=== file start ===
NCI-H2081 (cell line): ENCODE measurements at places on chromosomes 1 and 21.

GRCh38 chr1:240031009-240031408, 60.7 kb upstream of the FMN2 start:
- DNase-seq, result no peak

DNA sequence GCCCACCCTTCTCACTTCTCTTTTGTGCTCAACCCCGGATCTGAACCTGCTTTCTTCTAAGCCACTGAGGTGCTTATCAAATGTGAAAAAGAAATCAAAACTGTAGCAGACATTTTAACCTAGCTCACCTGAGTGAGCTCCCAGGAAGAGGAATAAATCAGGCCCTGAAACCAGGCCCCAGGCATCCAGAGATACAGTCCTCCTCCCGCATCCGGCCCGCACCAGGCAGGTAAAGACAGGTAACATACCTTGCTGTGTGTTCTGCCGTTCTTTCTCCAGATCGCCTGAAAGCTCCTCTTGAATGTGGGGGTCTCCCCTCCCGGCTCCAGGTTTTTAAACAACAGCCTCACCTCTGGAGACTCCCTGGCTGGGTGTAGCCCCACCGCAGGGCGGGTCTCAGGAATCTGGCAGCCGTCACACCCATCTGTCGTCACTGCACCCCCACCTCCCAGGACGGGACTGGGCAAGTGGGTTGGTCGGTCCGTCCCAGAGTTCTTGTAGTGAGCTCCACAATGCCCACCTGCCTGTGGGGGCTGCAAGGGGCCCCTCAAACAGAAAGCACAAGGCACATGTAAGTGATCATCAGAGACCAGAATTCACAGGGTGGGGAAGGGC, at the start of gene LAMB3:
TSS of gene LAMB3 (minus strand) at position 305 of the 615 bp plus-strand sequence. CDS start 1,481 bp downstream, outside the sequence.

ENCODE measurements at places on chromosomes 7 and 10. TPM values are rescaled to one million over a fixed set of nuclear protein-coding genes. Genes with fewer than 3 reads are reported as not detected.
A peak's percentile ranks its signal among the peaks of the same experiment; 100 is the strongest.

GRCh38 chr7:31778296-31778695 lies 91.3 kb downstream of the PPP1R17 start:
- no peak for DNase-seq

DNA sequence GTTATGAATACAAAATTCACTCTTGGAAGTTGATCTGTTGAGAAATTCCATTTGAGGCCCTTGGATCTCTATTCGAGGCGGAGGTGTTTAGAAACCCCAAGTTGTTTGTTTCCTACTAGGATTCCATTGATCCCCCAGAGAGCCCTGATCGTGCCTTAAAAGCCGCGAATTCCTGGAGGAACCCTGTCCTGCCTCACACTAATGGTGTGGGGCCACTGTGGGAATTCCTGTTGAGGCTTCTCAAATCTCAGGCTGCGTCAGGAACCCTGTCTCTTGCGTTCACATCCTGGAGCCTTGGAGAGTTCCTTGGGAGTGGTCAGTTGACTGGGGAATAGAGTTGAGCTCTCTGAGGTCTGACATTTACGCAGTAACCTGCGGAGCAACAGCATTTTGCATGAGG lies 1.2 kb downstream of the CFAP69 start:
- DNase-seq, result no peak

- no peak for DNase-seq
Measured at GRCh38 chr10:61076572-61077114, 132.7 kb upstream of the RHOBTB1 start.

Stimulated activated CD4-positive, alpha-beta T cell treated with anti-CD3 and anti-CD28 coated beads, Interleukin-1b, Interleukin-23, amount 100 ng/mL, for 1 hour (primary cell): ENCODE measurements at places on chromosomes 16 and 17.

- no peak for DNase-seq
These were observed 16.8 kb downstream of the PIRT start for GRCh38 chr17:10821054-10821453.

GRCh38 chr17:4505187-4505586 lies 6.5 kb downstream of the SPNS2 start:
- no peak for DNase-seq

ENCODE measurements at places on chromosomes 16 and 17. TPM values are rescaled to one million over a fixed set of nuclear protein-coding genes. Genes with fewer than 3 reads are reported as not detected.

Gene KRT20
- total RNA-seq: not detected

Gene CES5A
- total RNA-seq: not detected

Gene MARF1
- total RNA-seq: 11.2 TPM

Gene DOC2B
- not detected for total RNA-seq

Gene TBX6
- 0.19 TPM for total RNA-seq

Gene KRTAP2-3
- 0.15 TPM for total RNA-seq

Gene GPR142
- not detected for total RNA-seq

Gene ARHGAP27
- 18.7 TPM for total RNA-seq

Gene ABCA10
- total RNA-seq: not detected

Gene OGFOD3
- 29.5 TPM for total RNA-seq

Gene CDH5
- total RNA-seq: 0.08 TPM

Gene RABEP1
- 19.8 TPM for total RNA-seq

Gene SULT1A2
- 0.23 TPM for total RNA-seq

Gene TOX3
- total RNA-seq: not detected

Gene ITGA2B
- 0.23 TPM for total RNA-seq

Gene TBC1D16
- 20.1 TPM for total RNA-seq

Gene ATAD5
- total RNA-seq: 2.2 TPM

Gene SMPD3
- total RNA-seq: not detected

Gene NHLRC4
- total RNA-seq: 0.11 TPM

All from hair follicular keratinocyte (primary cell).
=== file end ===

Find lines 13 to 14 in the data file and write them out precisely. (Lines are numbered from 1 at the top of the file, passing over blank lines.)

Measured at GRCh38 chr10:61076572-61077114, 132.7 kb upstream of the RHOBTB1 start.

Stimulated activated CD4-positive, alpha-beta T cell treated with anti-CD3 and anti-CD28 coated beads, Interleukin-1b, Interleukin-23, amount 100 ng/mL, for 1 hour (primary cell): ENCODE measurements at places on chromosomes 16 and 17.